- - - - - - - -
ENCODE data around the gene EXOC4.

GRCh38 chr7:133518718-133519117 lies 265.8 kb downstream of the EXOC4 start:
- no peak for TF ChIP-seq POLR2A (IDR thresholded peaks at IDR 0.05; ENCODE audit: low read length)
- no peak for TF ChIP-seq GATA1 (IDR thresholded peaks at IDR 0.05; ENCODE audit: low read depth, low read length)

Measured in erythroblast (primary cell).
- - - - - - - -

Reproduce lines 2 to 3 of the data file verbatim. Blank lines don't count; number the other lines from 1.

GRCh38 chr7:133518718-133519117 lies 265.8 kb downstream of the EXOC4 start:
- no peak for TF ChIP-seq POLR2A (IDR thresholded peaks at IDR 0.05; ENCODE audit: low read length)